An online petition has been launched asking that the school board in Vernon allow residents to use their school choice tuition money to attend religious schools.
In Vermont, 81 communities currently allow families to pick the school that’s the best fit for their children, and those families get to use taxpayer-funded vouchers to attend. However, the state’s “tuitioning” model doesn’t allow parents to use that money for religious schools.
Patrick Gilligan, a Vermonter who sought the Windham-1 seat for the state House of Representatives in 2018, recently launched a petition online to change that, noting a recent U.S. Supreme Court case that ruled states can’t discriminate against religious schools when it comes to public funding.
“I am petitioning the Vernon School Board, to have Vernon end its discriminatory policy of denying students in grades 7-12 the ability to use their educational vouchers on parochial schools; immediately,” the petition states. “This policy denies Vernon students of their inalienable right, granted to them by God, to freely exercise their religion in every aspect of their daily lives. In regards to this injustice, the U.S. Supreme Court has made it clear that these students can use their vouchers on parochial schools.”
Gilligan hopes the petition will raise awareness of the issue not only in Vernon, but throughout the entire state.
Kerry Amidon, chair of the Vernon School Board, told True North she’s been in contact with Gilligan, and that the topic is a pending agenda item as the board works through its budget season.
She added that board members will need to seek legal advice on how the court rulings apply.
“I could talk to, or have our supervisory union talk to, the attorneys and see just what’s going on,” she said. “I do believe this is going to be a complicated and complex issue.”
In January, a federal appeals court judge determined that three school districts could not exclude religious school students from using tuition vouchers. Rice Memorial High School, in South Burlington, was one religious school involved in a lawsuit by families seeking financial help to send their children there.
Also, the libertarian legal group Institute for Justice is suing so that children can be sent to Mount St. Joseph Academy in Rutland and the New England Classical Academy in Claremont, New Hampshire.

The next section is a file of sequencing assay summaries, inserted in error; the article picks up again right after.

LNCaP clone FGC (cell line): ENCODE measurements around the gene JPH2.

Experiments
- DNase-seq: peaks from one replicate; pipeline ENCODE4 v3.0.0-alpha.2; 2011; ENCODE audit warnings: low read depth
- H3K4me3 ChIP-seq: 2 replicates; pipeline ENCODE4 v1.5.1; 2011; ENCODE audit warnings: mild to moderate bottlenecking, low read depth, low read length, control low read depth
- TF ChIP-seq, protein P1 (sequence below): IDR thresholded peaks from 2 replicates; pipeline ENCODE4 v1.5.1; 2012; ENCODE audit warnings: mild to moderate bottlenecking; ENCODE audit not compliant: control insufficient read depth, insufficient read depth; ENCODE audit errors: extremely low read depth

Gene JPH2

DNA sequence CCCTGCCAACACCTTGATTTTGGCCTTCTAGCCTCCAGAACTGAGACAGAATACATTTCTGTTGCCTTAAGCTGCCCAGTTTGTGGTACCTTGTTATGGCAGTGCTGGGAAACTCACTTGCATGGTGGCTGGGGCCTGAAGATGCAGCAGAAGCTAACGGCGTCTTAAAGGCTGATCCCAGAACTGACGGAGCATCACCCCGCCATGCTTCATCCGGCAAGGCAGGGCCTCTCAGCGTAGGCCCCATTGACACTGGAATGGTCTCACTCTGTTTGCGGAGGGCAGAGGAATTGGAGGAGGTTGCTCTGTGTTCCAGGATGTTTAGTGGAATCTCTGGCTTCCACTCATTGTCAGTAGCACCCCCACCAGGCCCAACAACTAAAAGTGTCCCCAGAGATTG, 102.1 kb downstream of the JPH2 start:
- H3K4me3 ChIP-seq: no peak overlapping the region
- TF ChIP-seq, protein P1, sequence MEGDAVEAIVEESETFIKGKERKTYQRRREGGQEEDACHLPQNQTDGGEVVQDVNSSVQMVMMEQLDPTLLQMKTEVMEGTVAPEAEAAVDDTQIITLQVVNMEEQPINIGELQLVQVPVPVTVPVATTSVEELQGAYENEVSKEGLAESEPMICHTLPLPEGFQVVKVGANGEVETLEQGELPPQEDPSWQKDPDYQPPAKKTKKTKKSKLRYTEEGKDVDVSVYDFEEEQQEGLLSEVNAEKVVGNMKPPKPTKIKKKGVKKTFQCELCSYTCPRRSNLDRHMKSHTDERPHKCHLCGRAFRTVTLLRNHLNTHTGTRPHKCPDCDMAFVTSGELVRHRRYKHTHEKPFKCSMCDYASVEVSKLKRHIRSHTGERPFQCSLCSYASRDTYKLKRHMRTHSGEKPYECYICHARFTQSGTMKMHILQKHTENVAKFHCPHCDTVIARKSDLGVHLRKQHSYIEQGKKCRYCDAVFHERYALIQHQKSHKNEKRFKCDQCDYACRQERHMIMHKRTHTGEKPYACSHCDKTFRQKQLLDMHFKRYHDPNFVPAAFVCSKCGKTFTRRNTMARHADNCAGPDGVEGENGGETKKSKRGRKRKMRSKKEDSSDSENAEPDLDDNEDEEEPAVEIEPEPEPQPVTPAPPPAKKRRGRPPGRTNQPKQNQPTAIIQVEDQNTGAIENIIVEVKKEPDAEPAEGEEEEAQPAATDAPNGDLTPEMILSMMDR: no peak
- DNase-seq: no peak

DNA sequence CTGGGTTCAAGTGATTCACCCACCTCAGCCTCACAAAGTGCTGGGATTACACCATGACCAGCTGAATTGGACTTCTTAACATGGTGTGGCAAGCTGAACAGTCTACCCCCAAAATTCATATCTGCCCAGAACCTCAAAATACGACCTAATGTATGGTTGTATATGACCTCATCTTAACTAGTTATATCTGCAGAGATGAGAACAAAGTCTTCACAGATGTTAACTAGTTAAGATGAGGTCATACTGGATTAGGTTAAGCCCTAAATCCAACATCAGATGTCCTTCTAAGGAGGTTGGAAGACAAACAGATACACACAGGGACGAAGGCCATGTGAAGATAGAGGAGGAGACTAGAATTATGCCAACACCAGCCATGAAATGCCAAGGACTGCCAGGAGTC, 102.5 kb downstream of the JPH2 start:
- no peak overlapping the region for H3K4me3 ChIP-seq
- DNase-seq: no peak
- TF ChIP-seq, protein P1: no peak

The petition Gilligan launched references legal precedent on public money for parochial schools from around the nation.
“In Trinity Lutheran Church v. Comer (2017), it was ruled that states cannot deny state grant money going to religious institutions,” it states. “If non-religious institutions can receive them. As it violates the Free Exercise Clause in the U.S. Constitution.”
It also references a groundbreaking SCOTUS case from last year.
“In Espinoza v. Montana (2020), it was ruled that if public funds are granted to be used for students to attend private schools they cannot discriminate against parochial schools. As it violates the Free Exercise Clause in the U.S. Constitution.”
Vermont Law School professor Peter Teachout told True North there are two arguments on this issue, each citing different constitutional law.
“It’s a tough one because you are trying on the one hand not violate the federal Constitution, which says you can’t discriminate against parents or institutions simply because of their religious status [The Free Exercise Clause], and the Vermont Constitution which says that you can’t use state aid to support religious instruction and worship,” he said.
Teachout said districts can insist that no money given to a parochial school be used for promoting religion. Things like infrastructure and basic inventory can be OK, as long as the school documents what it’s to be used for.
“School districts are looking for trouble if they continue to say the one reason we are not going to give you any state aid or tuition support is because of your status as a religious institution,” Teachout said. ” … What you can say is that you are eligible for tuition support even though you are sending your kid to, or even though you are a religious institution, if you will give us guarantees that that state money will not be used to support the propagation of religious views or religious worship or religious instruction.”
Teachout noted there’s nothing to prevent religious institutions that receive federal money for education purposes to then free up other money in their budgets for religious purposes.
“The courts really dealt with that one, and I don’t know that I like it, but the Supreme Court has said the fact that by providing aid for, say, secular non-religious activities at a religious school may allow the school to divert the money they would otherwise spend on the gym or the science class to a religion, they said that doesn’t violate the Establishment Clause — so you can get away with that if you are a religious institution.”
In Maine, three families are insisting that the state pay the tuition for religious schools and are bringing an appeal to the U.S. Supreme Court.
“The conservative shift of the U.S. Supreme Court and a ruling in a Montana case make attorneys for the Maine families more optimistic that they’ll prevail in changing the state’s stance, which dates to 1980,” the Associated Press reported. “The Supreme Court will decide whether to hear the appeal, filed Thursday.”
While Gilligan declined a request for comment for this story, he said he’s waiting to see what legal advice will be given to the Vernon School Board. He also noted that other communities in Vermont are discussing similar initiatives in their districts.